It is almost impossible to have a conversation regarding technology without touching on some aspect of edge computing. After all, IDC predicts that by 2023, over 50% of new enterprise IT infrastructure deployed will be at the edge rather than corporate datacenters, up from less than 10% today.
The concepts surrounding edge refer to a distributed computing paradigm that includes the deployment of processing and storage resources outside of centralized datacenter and cloud infrastructure as close as necessary to the point of data generation. Of course, edge consists of more than just hardware. It also includes software, provisioned services, and professional services. A full market view is provided in the IDC Worldwide Edge Taxonomy.
The conversation surrounding edge can be different depending on context. While edge computing provides common benefits in terms of reduced latency for real-time applications, business continuity in situations with limited connectivity, and cost reductions by reducing the movement of data, the vocabulary used to articulate use cases can vary.
For this reason, several types of edges have emerged.
These are typically remote office or branch office (ROBO) scenarios. While it is possible to deliver IT services to local employees from a central source, it is common to have infrastructure in these locations. This could be something as simple as file and print services to more resource-intensive distributed applications. In either case, these locations represent a situation where there is little to no IT staff, requiring a higher emphasis on low-touch deployment and remote management.
IT and OT convergence continues to be driven by digital transformation and the intersection of these efforts is most often at the edge. Industrial companies have long looked to technology to assist with plant automation and optimization. However, these systems have traditionally been managed separately from corporate computing resources. As operation teams began experimenting with machine learning and AI in the cloud, they realized that latency or lag in response times was prohibitive for real-time applications. Edge computing solves this problem by training models in the cloud and running them on local infrastructure. It also enables these companies to move away from closed, proprietary systems to an open architecture that can run mixed workloads.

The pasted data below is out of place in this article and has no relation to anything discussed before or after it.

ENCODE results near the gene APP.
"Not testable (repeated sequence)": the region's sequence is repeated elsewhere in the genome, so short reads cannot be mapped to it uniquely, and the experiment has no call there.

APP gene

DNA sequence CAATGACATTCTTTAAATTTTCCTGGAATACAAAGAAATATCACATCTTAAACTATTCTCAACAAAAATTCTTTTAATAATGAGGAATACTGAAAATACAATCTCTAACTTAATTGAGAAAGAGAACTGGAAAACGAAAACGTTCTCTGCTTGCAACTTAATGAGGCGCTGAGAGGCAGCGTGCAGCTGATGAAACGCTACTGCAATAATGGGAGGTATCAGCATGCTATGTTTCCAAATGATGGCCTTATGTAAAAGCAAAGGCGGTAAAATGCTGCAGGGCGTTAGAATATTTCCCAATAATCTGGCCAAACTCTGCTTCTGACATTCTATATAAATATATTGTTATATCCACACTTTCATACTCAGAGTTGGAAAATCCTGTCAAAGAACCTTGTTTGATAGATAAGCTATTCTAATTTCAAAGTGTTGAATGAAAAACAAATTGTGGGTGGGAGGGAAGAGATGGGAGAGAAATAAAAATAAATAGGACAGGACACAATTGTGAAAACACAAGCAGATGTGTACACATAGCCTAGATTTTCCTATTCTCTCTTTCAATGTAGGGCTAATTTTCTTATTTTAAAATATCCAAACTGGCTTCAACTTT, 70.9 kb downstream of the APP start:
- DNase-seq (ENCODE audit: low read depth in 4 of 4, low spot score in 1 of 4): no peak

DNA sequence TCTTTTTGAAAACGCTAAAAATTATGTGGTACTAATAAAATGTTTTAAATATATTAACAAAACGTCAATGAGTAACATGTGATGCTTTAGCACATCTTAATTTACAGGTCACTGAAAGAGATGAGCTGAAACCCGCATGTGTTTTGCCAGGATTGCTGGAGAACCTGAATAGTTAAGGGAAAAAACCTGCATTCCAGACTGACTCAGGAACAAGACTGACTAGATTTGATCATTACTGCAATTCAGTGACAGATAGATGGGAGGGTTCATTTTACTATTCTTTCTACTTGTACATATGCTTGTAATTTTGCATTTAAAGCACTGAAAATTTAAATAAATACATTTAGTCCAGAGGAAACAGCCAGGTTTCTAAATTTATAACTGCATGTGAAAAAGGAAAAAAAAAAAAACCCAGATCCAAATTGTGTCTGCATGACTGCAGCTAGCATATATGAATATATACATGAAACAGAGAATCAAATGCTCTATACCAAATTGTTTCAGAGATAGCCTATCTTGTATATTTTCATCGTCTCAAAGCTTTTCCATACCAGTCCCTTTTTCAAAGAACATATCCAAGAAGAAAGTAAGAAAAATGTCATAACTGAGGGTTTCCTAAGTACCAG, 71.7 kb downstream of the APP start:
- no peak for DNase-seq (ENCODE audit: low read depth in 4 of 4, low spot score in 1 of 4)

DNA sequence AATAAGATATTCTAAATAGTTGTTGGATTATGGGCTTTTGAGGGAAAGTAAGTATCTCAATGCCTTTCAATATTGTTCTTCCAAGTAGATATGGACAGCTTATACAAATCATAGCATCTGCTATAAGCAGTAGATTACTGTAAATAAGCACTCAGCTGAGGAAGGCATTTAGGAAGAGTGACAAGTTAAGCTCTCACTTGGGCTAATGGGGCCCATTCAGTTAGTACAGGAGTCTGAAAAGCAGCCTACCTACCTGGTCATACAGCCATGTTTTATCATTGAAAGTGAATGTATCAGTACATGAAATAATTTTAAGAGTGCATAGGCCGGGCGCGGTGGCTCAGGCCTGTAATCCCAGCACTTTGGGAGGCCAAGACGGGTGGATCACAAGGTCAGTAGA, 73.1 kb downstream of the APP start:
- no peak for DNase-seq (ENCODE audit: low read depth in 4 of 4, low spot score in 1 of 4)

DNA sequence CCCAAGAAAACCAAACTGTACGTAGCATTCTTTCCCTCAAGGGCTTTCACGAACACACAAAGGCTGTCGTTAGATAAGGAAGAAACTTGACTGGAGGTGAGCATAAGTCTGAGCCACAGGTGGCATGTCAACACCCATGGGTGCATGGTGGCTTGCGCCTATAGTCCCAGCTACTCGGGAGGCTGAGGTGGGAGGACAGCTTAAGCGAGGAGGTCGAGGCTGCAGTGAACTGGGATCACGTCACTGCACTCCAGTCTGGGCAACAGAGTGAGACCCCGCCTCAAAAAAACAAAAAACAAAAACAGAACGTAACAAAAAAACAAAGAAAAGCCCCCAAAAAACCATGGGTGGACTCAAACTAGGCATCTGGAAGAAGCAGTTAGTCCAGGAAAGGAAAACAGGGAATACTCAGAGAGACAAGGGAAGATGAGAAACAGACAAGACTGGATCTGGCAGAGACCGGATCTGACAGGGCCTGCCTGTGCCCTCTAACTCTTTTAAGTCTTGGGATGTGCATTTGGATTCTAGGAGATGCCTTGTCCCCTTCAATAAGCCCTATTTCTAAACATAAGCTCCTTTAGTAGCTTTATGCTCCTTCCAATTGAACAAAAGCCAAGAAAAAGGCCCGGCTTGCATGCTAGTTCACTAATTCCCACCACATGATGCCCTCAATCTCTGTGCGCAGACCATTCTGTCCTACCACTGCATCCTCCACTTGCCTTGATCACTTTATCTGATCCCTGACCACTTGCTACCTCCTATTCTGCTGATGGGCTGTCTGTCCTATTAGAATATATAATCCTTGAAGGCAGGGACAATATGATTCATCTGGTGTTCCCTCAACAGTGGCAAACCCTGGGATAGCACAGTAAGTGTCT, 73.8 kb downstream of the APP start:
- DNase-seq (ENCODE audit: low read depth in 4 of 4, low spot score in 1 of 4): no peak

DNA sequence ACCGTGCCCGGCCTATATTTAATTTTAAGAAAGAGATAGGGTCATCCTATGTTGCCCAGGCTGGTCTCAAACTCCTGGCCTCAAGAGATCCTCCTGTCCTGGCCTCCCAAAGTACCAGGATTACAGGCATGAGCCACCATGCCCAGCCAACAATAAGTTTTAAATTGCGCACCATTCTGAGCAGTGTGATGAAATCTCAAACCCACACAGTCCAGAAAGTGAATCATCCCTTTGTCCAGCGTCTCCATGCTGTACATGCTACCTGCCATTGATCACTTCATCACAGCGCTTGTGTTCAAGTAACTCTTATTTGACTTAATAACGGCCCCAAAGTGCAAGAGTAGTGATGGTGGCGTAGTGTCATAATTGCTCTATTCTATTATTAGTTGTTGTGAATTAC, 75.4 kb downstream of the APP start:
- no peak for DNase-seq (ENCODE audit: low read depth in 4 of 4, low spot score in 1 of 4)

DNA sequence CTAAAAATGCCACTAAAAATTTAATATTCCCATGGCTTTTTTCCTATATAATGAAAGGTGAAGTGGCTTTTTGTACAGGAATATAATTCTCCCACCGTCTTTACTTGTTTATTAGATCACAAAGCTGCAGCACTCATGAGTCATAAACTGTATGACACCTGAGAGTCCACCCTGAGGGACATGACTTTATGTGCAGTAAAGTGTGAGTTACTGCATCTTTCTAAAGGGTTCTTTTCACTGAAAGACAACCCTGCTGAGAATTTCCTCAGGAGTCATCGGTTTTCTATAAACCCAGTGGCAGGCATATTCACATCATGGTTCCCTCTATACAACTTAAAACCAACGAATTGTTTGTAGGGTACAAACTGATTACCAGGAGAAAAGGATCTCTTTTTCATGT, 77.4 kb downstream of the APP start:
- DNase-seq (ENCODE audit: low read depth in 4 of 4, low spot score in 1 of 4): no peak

Data generated from IoT devices has been an accelerator for edge computing. As these deployments grow, scalability becomes a top concern. The ability to process data locally in order to deduplicate, summarize, and derive insights can reduce load on networks. It also provides a level of autonomy in places where connectivity is not always available. As these devices begin to act more like intelligent endpoints, embedded business logic that is remotely deployed and managed is unlocking a new set of advanced use cases.
Not all edge computing must occur on-premise and telecommunications providers are playing a larger role in distributed infrastructure. Whether to support the rollout of 5G networks or enable new enterprise services like MEC, edge technologies are pervasive in the telco market. As these companies modernize their infrastructure, there is greater adoption of virtualized network functions (VNF) and cloud-native network functions (CNF). More recently, CDNs are offering general compute services that augment their networks and cloud service providers are extending their reach into network infrastructure.
During times of emergency, first responders rely heavily on whatever information is available to inform their disaster response plan. This involves creating temporary operations facilities that must collect and analyze multiple real-time data feeds. Knowing the location of personnel, vehicles, and equipment is critical to maximizing the effectiveness of the operation. These scenarios are anything but ideal for deploying technology and require ruggedized edge-enabled solutions that are highly secure and can run independent of network availability.
The point is that edge solutions are anything but one-size-fits-all. Whether it is large stationary systems operating in harsh environments or small devices that are constantly on the move, edge provides the ability to distribute infrastructure in a way that reduces latency for real-time applications, mitigates issues with unreliable networks, and allows organizations to react quicker to rapidly changing business conditions.
Interested in learning more? A good starting point is the IDC Perspective, “Edge Computing: Why, What, and How?”: